Division 34, the Society for Environmental, Population, and Conservation Psychology, asked the candidates the following questions. They were asked to provide answers to each question below in 150 words or fewer. 1. What do you view as the most important issues that APA needs to address in areas relevant to environmental, population, or conservation psychology?
It would be important to allow Division 34 to guide the organization as to what the most important issues are that APA needs to address. This is one reason we have experts in the divisions – to help guide the larger APA on specific matters of concern for our organization and the world in which we live. Sustainability should be central to APA’s approach to environmental, population, and conservation psychology. I have seen the critical value of sustainability in my life, growing up on a farm where we rotated crops to protect the living environment for future crops. This mindset is important when considering psychology’s role in large environmental issues like global climate change. Research in environmental and conservation psychology directly relates to climate change, as it could play a key role in understanding the relationship between humans and nature, which could be used to encourage widespread pro-environmental and sustainable behaviors.
2. If elected, please specify how you would address these issues in education/training, science, public interest and/or practice?
APA has transformed to develop initiatives across our traditional directorates. This transformation will help promote collaborative and innovative approaches across education/training, science/applied psychology, public interest, and practice to address large questions in environmental, population, or conservation psychology. My middle daughter, Meredith Prescott, and her partner, Griffin Morin, have studied Public Health/Sustainability and Psychology, respectively. They have worked for organizations like the National Park Service and AmeriCorps that integrate environmental conservation and youth development. Their interests represent an example of this type of collaboration, which utilizes synergy between areas of interest to tackle large issues. Division 34 has highlighted the synergy of psychology and environmental issues reflected in the online teaching manual by Drs. Britain Scott and Susan Koger, Teaching Psychology for Sustainability. APA has initiated the Global Psychology Alliance https://www.apa.org/international/networks/global-psychology-alliance, which provides an ideal venue for partnering internationally to develop and implement innovative environmental, population, or conservation psychology approaches. 3. What is the base of your election platform and your proposed initiative(s) to address the issues you outline above?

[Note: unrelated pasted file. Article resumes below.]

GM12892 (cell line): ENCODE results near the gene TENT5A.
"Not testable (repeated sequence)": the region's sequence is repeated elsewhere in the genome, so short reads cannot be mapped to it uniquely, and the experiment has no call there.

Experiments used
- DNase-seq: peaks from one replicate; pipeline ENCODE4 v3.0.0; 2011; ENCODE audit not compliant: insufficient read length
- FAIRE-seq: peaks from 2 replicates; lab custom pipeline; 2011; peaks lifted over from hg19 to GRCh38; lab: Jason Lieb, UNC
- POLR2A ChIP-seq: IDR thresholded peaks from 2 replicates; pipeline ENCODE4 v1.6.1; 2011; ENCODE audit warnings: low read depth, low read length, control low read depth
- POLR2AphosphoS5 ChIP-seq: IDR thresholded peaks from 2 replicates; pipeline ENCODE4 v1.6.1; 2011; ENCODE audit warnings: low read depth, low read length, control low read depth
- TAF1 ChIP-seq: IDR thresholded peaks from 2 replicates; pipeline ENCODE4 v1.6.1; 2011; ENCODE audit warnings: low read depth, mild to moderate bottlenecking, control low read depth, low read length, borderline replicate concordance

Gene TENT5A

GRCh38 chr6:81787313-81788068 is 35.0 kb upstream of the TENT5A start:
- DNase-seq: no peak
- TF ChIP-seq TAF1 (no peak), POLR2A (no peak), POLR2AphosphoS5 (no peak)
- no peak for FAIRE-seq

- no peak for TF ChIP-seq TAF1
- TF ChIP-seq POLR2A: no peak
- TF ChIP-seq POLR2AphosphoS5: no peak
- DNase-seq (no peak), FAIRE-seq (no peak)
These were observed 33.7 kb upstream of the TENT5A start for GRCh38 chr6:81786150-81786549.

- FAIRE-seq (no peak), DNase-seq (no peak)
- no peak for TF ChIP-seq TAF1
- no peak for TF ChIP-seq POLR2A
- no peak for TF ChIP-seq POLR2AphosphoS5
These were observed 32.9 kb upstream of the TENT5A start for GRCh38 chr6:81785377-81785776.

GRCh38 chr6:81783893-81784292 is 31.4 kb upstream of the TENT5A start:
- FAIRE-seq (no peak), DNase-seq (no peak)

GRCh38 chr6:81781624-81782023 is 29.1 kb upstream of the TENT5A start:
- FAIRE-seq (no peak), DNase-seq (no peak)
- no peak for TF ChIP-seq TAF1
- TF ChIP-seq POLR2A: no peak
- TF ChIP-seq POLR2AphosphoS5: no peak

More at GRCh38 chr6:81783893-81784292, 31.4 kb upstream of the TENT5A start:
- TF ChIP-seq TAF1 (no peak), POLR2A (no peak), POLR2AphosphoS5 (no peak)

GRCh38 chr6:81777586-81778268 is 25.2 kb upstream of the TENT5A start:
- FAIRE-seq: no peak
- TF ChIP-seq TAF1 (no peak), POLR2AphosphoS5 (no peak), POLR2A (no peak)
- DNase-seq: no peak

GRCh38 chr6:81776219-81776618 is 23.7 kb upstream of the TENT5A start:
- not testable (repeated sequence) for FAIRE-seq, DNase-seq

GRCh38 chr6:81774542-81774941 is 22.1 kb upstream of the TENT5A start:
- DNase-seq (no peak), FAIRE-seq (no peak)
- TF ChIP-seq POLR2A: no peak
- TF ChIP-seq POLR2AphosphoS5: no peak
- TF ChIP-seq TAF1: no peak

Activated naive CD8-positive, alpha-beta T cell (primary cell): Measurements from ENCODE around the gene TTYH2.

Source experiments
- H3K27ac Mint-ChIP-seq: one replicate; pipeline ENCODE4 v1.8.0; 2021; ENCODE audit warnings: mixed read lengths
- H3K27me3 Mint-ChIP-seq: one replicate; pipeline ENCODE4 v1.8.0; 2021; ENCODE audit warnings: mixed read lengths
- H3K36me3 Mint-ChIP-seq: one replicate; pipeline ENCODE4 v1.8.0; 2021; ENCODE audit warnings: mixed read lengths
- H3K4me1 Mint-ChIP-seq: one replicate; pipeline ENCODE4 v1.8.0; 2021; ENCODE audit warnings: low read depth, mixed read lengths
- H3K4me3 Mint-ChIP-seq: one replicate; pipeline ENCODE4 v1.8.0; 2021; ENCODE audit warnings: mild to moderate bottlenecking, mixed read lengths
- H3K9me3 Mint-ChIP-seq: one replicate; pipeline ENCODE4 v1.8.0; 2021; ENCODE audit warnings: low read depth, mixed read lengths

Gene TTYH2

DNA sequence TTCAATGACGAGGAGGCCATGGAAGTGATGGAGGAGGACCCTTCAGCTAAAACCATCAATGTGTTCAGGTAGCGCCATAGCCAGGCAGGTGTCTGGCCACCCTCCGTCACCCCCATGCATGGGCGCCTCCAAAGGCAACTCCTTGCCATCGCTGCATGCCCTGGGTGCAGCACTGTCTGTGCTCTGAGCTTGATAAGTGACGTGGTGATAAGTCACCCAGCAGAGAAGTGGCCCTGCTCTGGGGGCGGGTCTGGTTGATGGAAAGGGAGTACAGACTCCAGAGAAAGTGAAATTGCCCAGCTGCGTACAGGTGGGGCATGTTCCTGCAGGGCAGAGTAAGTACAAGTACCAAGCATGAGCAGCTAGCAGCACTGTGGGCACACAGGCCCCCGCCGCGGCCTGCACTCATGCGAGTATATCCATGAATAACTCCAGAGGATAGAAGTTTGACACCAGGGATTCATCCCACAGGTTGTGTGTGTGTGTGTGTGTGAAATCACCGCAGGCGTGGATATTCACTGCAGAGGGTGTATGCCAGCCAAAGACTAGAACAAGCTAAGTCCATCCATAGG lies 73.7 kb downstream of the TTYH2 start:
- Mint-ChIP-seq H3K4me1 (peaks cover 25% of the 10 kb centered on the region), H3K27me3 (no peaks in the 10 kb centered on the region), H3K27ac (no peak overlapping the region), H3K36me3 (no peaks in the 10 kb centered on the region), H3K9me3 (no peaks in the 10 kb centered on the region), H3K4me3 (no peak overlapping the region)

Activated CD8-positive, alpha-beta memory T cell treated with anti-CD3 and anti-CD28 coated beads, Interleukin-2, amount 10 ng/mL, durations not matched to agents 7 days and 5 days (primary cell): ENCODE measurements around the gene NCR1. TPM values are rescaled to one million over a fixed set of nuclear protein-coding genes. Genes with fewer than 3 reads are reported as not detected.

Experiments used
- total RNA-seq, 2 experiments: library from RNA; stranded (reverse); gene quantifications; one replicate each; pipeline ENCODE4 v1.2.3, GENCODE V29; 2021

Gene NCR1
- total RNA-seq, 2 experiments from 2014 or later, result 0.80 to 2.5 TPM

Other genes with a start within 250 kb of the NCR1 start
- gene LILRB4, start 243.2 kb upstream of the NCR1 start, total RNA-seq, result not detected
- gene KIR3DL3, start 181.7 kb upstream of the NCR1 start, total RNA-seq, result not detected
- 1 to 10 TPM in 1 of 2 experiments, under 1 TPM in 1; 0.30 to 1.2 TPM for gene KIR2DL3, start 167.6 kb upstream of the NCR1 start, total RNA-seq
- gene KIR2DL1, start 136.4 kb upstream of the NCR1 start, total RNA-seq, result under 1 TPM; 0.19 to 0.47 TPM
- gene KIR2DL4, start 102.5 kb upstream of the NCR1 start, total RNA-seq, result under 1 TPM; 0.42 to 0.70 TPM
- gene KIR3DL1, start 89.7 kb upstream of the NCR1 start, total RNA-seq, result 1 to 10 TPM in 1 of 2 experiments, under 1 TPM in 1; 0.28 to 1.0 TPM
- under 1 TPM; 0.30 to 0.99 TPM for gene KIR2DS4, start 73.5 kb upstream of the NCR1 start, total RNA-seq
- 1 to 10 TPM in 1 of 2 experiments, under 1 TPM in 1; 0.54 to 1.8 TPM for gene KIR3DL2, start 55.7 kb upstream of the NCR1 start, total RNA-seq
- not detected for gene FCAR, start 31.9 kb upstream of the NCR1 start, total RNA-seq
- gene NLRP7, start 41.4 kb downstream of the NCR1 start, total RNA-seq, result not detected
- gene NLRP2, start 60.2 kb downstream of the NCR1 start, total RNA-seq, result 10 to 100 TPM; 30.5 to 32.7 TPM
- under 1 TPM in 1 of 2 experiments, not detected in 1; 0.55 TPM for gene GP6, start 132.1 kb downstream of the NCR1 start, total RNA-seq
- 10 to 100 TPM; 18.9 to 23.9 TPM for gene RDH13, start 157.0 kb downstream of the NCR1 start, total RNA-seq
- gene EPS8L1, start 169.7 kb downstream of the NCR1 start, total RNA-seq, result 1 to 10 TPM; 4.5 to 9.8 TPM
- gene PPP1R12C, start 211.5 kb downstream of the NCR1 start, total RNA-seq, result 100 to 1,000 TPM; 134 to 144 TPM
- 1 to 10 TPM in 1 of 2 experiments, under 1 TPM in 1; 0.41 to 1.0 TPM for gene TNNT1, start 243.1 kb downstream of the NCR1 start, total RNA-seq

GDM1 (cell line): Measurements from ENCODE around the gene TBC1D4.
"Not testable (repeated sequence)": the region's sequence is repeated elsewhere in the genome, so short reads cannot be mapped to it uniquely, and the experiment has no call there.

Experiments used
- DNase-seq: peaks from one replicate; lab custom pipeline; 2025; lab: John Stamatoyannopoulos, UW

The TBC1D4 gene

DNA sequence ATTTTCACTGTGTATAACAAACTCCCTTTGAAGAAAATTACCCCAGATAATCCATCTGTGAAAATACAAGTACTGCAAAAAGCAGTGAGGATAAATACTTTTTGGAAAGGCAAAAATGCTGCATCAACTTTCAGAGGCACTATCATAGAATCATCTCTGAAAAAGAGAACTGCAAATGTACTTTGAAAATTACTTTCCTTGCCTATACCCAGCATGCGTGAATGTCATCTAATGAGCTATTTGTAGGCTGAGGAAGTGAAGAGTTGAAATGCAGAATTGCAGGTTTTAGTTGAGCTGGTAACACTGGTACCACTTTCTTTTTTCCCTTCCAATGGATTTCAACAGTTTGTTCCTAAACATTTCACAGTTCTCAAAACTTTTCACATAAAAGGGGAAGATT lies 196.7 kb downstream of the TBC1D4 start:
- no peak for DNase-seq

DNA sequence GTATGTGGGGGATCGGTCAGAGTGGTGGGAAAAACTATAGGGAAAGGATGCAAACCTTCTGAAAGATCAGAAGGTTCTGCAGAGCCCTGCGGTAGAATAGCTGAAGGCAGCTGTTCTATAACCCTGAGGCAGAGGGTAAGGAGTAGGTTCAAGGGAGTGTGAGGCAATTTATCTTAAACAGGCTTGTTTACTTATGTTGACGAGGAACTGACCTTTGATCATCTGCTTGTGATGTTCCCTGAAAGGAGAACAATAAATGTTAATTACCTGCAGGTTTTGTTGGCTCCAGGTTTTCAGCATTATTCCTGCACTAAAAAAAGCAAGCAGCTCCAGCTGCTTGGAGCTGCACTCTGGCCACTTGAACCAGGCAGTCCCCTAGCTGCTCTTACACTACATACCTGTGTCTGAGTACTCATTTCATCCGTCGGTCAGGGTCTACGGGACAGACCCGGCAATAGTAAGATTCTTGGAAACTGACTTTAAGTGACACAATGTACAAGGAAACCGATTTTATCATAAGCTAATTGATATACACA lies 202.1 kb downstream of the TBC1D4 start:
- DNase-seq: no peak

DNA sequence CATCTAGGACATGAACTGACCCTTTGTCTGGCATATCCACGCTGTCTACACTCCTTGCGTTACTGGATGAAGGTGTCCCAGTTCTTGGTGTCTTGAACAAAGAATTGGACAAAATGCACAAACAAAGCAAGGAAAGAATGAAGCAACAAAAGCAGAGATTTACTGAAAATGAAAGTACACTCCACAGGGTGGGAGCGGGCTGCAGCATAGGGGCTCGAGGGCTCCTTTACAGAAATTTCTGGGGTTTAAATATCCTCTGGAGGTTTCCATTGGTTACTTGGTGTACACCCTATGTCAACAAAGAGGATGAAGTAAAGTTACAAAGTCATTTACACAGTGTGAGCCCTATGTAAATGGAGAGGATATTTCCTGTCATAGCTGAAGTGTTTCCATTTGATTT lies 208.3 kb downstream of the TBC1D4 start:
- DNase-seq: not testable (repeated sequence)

My desire is to form a large diverse organizational umbrella under which all psychologists bring their unique mixture of age, race, religion, cultural background, geography, socioeconomic status, physical difference, sexual orientation, gender identity, political perspective, and theoretical orientation united by our love of the discipline of psychology and our agreed-upon strategic plan. Under this umbrella, we will continue to strive to hear and respond to the varied voices of all psychologists, meeting their unique needs and helping them obtain necessary resources to develop to their full potential. As APA President, I will include, connect, and unify people, and I will mobilize others to create positive, timely impact in environmental, population, and conservation psychology not only for our psychologists and organization, but also for our community, nation, and world. I will look forward to joining with the experts in Division 34 and our internal and external partners to accomplish this mission.